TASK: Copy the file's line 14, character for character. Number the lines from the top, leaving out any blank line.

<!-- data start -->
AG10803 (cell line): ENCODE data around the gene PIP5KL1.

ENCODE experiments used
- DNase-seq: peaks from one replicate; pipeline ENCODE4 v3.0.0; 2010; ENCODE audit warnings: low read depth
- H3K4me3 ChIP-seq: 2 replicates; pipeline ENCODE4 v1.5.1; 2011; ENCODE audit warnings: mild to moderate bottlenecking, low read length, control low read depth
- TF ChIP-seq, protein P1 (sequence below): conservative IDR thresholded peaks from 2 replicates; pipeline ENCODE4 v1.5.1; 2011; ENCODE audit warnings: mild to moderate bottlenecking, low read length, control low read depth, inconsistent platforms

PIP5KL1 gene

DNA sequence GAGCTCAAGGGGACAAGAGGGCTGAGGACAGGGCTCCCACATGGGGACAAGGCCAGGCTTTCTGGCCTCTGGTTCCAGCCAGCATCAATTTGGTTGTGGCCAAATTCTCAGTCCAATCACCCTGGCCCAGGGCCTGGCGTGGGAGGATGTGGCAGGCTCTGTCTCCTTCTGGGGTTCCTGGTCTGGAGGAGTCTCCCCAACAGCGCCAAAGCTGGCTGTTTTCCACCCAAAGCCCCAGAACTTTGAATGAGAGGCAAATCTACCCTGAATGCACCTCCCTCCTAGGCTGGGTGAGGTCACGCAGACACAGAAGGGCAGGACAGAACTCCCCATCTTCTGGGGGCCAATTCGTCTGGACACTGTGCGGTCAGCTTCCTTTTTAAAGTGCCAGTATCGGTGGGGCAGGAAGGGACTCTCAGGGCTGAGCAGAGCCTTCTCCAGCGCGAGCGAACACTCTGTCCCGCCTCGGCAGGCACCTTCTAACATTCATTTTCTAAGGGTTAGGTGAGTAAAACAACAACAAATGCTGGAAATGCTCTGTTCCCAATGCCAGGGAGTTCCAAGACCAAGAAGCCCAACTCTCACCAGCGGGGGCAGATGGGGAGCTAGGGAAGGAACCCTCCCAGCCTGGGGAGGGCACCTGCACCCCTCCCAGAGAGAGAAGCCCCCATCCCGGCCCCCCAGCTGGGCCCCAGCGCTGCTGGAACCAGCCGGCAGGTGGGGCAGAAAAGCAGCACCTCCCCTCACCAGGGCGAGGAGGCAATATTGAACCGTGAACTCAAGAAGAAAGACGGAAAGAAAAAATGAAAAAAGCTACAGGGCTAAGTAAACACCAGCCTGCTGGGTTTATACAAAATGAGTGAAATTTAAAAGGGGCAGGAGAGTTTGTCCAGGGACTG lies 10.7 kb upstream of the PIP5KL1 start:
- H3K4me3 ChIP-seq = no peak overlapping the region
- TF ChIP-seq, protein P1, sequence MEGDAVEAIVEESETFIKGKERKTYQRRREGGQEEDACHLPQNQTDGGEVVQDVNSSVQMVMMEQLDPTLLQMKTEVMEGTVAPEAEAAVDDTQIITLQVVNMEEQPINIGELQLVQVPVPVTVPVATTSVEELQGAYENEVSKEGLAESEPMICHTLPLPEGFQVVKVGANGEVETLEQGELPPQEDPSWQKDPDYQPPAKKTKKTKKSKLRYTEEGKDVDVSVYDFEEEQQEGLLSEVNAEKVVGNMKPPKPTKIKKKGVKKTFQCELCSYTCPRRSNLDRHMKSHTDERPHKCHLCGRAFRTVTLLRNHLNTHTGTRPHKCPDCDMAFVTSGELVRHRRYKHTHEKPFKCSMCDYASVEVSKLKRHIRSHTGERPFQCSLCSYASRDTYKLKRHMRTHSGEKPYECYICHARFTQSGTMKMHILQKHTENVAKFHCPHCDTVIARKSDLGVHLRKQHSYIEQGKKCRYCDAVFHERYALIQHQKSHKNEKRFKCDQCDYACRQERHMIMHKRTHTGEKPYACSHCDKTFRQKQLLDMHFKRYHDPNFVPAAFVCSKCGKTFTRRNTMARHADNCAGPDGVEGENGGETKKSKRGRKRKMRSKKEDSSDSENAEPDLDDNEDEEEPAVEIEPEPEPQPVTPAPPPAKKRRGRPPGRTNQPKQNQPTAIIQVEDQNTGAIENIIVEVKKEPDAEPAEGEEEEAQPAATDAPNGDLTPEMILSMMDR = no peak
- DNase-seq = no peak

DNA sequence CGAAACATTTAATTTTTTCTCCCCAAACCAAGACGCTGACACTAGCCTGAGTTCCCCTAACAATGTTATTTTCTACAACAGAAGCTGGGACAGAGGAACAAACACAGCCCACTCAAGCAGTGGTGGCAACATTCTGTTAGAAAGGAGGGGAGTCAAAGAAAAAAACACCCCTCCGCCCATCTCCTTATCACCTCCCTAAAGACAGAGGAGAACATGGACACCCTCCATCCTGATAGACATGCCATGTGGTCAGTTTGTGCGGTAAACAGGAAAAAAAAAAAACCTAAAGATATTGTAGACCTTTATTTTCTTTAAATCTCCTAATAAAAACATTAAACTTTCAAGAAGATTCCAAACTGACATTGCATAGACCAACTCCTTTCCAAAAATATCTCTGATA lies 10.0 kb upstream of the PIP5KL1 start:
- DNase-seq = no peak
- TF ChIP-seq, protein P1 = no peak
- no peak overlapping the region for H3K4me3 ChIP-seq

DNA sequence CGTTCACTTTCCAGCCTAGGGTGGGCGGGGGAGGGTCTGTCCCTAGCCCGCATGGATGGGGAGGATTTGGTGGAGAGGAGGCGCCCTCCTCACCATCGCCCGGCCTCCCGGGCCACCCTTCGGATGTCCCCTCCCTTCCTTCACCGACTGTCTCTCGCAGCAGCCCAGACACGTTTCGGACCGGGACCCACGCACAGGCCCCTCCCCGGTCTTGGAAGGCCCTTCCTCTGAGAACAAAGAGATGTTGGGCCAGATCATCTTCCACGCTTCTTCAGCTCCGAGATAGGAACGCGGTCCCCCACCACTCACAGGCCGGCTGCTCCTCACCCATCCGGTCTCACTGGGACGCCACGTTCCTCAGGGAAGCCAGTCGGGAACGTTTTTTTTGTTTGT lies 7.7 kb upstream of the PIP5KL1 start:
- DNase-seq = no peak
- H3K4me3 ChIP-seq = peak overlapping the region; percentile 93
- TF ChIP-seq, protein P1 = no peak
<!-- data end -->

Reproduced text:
- no peak overlapping the region for H3K4me3 ChIP-seq